In a recent article of the Toronto Sun that discusses a proposed waterfront casino for the city of Toronto, the author Christopher Hume makes the following statement:
Experience around the world shows that casinos are the kiss of death for the neighbourhoods and cities in which they are located. Given the terrible social costs of gambling and the damage casinos can do to the urban fabric, Toronto is lucky to be able to say, “Thanks, but no thanks.”
Is is typically true that casinos contribute significantly to the destruction of urban and social fabric?
EDIT I believe there are a few sensible proxies for the above question, which when answered would be illuminating, including:
What are the long-term economic effects of permitting a casino in a city? Namely, after a decade or so of permitting a casino does a city typically realize a significant economic benefit or contraction?
Alternatively, does the GINI coefficient (income disparity) change significantly when one permits casinos in a city?
Although one of many related metrics, the "social fabric" can (and often is in this comparison) extended beyond economics to include addressing the following:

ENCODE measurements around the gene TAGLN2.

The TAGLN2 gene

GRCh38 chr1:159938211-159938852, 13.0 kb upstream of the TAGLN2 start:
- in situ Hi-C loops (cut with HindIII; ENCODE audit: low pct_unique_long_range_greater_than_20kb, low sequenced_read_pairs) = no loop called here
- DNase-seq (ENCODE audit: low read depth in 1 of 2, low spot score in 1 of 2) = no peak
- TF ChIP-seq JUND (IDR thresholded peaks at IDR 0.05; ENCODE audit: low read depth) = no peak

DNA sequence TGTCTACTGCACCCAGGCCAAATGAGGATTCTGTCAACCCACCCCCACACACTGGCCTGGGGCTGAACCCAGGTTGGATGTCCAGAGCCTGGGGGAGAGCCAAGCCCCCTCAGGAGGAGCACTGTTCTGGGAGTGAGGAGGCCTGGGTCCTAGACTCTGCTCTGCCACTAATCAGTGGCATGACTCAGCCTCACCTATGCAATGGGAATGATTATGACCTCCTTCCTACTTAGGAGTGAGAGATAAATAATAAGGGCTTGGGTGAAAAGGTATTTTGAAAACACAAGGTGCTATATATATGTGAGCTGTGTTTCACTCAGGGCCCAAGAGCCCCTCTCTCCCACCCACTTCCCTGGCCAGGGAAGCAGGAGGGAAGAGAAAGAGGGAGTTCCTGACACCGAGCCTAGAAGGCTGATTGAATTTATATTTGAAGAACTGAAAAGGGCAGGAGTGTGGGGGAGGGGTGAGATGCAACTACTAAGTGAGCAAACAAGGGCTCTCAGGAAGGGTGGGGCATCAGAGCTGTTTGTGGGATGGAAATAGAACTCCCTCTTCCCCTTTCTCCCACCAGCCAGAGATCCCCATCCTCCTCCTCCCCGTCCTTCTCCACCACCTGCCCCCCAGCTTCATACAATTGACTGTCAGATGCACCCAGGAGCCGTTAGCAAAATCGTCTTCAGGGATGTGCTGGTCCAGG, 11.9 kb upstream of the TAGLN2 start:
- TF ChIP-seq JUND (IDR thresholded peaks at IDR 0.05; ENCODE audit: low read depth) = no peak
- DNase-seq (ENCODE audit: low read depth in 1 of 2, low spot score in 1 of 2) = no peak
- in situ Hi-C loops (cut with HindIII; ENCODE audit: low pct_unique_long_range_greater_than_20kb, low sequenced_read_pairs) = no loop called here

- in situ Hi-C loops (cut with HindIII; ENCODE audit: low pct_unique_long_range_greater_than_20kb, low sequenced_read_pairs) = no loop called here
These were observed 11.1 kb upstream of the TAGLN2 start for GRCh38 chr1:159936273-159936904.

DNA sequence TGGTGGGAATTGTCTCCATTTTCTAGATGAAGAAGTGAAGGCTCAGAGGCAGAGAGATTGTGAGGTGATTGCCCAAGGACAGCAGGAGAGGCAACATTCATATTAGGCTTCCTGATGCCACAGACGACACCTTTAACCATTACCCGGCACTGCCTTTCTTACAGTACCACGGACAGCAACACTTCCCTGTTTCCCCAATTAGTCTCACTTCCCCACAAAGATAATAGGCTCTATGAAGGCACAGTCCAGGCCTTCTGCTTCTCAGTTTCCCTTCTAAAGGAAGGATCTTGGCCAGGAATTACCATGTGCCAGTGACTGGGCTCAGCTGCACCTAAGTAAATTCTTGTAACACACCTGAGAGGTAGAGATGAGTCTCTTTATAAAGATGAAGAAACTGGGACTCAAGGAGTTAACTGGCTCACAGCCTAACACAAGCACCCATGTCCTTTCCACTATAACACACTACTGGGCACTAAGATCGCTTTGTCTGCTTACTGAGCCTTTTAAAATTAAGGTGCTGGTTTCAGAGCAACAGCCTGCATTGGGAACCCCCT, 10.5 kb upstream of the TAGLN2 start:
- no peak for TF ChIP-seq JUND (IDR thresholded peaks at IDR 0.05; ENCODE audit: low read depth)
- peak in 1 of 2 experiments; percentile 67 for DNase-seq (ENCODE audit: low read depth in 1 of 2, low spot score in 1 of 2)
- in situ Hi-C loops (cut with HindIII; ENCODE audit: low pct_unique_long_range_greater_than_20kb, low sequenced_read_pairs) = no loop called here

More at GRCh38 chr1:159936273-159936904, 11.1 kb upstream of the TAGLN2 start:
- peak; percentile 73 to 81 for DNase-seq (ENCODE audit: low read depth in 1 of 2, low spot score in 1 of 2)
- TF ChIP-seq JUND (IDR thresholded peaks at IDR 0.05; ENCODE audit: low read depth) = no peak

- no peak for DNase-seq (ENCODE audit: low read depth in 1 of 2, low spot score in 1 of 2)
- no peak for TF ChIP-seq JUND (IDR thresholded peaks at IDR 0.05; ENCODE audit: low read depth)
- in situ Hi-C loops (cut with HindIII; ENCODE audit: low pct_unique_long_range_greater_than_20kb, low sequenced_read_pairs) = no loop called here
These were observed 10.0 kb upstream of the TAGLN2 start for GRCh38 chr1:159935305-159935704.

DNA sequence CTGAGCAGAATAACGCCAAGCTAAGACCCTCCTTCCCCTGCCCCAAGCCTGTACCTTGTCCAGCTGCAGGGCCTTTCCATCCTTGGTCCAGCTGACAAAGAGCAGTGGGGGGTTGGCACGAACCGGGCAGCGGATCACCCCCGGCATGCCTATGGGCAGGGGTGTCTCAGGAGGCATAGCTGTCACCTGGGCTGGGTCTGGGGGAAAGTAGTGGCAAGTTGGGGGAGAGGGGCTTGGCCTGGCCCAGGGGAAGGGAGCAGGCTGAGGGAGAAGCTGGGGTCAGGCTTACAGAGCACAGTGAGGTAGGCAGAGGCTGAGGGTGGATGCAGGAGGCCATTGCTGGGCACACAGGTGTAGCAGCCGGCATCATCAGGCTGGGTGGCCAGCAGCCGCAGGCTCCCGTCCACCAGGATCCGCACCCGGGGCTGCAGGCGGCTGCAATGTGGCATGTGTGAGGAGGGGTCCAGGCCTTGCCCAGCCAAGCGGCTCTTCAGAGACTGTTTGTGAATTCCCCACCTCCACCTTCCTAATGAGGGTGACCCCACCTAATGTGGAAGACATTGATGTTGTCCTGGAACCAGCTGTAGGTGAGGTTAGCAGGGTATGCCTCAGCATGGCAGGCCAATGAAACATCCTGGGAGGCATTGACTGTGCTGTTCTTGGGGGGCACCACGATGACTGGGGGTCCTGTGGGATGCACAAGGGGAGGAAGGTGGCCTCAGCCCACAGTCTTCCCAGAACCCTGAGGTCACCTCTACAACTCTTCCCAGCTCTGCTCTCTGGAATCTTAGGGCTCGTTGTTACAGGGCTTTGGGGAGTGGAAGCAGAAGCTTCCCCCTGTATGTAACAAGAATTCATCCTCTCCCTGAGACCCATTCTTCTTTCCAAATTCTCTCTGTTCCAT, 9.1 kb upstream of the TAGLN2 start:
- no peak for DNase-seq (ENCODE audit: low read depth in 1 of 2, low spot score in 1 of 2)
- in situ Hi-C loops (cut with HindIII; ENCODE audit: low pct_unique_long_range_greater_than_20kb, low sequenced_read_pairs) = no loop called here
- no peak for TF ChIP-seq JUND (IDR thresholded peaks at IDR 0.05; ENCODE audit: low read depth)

Is a significant increase in crime caused by permitting casinos in cities? Does crime increase significantly particularly where the casino is located? If so, can the crime increase be offset by increased revenue for policing and social services?
Are there significant knock-on effects, e.g. health/sick care costs, mental illness, single or adoptive parents?
It is reasonable I believe to expect that the above are the factors the author making the claim had been taken into account. Although I have focused on an economic proxy, there may be valid arguments that another proxy is preferable.
For further clarity, I would exclude from the analysis those cities whose predominant export is gambling-related tourism (e.g. Las Vegas). The crux of the question is the effect of a casino on cities whose economic foundations are not casino-related e.g. Toronto.